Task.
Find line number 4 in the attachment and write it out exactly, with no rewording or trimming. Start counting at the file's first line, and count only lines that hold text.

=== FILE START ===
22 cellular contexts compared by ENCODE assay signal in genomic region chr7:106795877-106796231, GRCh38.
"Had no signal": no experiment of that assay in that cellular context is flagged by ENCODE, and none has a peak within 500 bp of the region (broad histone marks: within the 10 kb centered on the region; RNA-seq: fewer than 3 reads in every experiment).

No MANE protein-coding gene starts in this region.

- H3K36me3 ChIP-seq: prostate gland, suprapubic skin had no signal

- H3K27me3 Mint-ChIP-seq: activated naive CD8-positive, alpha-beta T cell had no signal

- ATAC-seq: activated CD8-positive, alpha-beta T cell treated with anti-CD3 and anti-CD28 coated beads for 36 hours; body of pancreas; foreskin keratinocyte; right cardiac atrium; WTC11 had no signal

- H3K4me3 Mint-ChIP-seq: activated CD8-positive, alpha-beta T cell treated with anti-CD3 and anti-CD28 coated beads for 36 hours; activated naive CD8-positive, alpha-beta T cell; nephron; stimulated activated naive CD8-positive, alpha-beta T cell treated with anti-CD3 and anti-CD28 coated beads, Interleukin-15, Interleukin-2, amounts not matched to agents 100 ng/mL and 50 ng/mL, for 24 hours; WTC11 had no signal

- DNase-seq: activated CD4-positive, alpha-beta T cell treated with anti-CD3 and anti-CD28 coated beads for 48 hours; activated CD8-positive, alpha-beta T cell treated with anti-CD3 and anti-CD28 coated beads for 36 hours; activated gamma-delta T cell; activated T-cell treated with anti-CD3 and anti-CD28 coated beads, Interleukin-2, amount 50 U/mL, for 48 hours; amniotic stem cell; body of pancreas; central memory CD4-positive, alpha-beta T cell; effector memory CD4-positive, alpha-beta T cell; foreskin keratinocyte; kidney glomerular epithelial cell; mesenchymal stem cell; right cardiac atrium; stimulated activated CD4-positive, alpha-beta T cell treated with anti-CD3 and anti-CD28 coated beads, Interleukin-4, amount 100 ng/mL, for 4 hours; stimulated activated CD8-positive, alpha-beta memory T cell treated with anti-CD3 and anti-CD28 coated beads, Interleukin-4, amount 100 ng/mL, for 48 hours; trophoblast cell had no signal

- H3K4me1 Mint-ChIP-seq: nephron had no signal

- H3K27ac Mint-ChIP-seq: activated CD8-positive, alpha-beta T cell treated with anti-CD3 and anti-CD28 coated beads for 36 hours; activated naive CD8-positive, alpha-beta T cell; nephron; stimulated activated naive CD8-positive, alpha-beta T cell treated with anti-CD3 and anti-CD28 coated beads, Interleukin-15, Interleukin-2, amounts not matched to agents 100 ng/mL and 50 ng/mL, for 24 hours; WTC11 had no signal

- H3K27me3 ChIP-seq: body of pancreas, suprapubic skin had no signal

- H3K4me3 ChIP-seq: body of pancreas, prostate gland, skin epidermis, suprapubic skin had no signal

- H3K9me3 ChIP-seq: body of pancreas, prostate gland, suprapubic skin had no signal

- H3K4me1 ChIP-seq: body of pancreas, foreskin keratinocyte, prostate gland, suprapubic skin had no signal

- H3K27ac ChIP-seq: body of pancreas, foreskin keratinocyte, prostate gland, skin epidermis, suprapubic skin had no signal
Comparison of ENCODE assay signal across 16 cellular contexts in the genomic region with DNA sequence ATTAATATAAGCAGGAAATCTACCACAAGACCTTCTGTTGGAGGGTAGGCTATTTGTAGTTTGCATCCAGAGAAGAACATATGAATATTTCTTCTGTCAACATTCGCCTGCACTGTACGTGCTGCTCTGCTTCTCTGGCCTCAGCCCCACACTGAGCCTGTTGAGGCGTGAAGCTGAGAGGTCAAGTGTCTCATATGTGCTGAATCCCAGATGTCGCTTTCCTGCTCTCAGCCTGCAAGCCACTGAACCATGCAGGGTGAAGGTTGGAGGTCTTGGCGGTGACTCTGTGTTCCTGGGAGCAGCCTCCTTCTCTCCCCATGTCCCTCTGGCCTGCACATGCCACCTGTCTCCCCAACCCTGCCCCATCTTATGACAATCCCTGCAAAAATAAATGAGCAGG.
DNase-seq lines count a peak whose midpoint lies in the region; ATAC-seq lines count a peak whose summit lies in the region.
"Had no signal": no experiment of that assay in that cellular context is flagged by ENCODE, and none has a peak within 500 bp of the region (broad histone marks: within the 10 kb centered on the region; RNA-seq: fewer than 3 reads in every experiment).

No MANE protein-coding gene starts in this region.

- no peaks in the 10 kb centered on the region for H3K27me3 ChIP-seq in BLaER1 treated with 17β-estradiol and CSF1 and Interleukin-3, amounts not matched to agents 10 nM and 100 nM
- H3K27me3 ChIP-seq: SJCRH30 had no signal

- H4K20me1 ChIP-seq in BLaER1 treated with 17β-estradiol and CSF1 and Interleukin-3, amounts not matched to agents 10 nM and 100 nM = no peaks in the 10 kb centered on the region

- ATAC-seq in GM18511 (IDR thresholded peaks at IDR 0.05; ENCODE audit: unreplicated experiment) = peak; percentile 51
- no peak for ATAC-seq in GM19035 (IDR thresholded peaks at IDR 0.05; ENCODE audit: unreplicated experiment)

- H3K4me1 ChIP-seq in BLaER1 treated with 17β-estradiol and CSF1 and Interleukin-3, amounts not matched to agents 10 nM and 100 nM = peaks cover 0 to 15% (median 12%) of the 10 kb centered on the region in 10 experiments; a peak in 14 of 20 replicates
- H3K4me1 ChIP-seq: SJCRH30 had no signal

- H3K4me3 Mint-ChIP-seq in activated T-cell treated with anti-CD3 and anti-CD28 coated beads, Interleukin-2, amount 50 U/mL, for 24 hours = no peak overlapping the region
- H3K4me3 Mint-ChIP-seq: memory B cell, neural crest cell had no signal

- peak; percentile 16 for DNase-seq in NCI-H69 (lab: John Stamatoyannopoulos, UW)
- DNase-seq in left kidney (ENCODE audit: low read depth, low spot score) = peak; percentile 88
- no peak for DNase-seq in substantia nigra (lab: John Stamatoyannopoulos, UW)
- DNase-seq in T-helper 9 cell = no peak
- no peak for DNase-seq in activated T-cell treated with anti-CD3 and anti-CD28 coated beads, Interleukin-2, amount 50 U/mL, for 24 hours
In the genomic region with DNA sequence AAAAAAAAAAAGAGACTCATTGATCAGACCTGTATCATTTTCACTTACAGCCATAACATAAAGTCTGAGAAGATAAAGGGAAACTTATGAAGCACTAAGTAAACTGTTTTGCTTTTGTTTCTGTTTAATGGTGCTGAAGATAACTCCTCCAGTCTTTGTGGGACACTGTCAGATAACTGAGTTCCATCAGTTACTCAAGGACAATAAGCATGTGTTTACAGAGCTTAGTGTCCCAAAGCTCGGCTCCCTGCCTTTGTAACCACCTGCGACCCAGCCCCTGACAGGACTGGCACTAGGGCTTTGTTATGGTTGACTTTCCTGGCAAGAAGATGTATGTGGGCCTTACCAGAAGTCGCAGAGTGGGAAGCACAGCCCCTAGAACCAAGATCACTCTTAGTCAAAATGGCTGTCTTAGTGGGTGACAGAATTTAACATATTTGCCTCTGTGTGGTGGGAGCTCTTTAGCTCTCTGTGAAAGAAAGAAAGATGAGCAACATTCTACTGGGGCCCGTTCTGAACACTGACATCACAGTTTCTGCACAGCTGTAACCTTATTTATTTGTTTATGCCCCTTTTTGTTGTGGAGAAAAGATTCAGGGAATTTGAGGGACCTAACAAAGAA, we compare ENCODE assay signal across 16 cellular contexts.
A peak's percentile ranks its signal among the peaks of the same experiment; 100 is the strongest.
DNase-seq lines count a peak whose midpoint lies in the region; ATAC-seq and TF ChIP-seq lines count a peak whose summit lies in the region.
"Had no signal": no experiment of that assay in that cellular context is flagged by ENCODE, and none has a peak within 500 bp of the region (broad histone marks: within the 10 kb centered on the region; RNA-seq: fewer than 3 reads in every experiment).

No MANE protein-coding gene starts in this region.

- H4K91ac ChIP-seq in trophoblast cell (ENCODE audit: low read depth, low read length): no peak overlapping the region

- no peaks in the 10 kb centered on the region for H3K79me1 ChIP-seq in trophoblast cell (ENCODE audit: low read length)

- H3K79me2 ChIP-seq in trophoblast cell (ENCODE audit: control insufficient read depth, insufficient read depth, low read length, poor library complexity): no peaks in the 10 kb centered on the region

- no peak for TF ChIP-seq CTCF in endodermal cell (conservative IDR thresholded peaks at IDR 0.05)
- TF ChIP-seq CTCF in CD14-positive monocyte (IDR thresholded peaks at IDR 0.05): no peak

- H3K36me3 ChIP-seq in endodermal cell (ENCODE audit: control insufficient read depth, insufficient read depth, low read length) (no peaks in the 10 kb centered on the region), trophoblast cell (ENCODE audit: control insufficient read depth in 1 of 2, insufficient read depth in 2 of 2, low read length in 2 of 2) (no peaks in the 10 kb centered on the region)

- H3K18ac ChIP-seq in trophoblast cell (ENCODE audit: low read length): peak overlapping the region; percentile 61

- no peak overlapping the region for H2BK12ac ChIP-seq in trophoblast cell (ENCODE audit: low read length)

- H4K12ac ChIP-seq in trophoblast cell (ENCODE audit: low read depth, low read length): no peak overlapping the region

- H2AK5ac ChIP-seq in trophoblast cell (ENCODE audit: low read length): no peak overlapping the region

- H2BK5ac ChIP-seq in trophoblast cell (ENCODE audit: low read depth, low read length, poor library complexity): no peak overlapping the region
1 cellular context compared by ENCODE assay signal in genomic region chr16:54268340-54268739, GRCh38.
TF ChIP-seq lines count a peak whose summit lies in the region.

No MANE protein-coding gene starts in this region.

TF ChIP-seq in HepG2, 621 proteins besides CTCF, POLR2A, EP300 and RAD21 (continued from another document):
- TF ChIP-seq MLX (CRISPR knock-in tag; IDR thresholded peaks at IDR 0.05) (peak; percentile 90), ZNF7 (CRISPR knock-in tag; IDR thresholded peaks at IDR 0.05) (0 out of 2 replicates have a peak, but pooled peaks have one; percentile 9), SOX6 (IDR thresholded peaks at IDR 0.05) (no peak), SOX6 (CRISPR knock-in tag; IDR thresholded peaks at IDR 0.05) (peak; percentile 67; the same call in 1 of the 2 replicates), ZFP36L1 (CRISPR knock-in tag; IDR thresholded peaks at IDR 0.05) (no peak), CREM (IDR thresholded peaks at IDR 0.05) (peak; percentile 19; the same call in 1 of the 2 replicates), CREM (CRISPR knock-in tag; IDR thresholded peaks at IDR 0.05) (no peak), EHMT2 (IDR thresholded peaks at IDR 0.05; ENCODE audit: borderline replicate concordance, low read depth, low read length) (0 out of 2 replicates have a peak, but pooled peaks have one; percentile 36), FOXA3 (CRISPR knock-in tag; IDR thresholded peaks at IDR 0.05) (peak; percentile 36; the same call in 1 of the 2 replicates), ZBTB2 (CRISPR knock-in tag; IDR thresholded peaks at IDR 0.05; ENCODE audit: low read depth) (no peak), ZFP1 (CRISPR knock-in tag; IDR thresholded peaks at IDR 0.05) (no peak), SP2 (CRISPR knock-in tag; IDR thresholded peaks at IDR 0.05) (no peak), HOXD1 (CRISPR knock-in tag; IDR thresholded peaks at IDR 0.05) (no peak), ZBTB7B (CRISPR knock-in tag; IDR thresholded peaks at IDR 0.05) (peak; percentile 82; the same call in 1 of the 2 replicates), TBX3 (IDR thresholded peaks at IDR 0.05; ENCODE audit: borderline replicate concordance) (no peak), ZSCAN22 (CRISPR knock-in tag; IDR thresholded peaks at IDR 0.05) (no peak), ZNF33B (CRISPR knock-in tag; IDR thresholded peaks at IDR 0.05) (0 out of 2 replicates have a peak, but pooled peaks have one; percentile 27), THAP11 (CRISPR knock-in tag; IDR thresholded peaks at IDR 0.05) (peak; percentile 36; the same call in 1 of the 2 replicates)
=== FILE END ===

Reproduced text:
- H3K36me3 ChIP-seq: prostate gland, suprapubic skin had no signal